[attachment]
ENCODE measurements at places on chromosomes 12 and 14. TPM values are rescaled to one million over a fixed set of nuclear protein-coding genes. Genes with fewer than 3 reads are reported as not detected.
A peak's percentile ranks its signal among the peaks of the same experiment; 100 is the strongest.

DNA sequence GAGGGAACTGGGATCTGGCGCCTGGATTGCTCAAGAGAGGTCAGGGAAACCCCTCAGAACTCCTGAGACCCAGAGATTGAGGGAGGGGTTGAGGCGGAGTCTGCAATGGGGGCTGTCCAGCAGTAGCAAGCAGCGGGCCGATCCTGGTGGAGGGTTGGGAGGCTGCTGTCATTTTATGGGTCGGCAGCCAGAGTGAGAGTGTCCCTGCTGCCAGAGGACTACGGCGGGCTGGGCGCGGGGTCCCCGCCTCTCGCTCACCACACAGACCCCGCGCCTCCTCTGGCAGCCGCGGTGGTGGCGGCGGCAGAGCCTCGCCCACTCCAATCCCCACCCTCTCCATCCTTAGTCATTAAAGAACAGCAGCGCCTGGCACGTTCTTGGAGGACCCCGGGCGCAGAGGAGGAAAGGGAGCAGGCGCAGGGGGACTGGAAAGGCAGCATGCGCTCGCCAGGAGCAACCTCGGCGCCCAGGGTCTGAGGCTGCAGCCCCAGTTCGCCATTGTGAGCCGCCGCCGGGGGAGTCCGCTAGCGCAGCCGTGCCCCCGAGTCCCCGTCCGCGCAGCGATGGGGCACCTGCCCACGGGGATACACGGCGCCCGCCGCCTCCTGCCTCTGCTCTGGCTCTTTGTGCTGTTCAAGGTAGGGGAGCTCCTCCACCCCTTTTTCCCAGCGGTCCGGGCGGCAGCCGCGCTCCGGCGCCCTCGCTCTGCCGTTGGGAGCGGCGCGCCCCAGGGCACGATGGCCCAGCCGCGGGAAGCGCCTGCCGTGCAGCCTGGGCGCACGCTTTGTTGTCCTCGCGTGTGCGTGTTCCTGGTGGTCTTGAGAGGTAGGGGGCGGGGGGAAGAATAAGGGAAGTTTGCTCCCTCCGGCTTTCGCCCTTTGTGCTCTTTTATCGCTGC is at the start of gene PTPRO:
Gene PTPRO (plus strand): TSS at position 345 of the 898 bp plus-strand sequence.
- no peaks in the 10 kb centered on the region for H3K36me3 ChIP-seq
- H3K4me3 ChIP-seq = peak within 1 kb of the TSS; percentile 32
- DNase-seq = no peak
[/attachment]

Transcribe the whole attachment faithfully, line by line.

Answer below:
ENCODE measurements at places on chromosomes 12 and 14. TPM values are rescaled to one million over a fixed set of nuclear protein-coding genes. Genes with fewer than 3 reads are reported as not detected.
A peak's percentile ranks its signal among the peaks of the same experiment; 100 is the strongest.

DNA sequence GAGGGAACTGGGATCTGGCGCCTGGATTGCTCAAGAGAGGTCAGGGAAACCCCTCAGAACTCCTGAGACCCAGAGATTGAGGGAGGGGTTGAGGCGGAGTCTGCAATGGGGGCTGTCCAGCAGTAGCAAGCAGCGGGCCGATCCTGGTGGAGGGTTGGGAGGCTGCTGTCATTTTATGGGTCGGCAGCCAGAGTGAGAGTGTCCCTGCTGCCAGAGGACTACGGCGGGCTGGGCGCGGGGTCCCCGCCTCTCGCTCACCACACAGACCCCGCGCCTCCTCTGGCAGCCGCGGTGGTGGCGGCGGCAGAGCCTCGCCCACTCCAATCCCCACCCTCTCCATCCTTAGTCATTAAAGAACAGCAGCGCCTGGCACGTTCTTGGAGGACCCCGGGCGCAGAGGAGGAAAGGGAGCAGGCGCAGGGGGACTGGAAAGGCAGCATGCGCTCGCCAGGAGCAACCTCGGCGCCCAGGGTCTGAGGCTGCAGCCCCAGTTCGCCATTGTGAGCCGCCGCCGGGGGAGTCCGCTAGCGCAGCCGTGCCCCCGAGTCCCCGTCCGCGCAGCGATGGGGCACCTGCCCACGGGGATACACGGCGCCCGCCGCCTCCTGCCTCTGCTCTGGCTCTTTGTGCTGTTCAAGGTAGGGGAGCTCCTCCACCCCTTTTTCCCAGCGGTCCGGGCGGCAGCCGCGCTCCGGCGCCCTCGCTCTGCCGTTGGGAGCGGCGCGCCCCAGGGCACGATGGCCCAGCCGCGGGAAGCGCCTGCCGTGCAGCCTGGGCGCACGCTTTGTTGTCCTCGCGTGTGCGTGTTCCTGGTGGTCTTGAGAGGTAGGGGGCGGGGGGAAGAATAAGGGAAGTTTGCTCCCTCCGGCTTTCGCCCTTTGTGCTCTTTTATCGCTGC is at the start of gene PTPRO:
Gene PTPRO (plus strand): TSS at position 345 of the 898 bp plus-strand sequence.
- no peaks in the 10 kb centered on the region for H3K36me3 ChIP-seq
- H3K4me3 ChIP-seq = peak within 1 kb of the TSS; percentile 32
- DNase-seq = no peak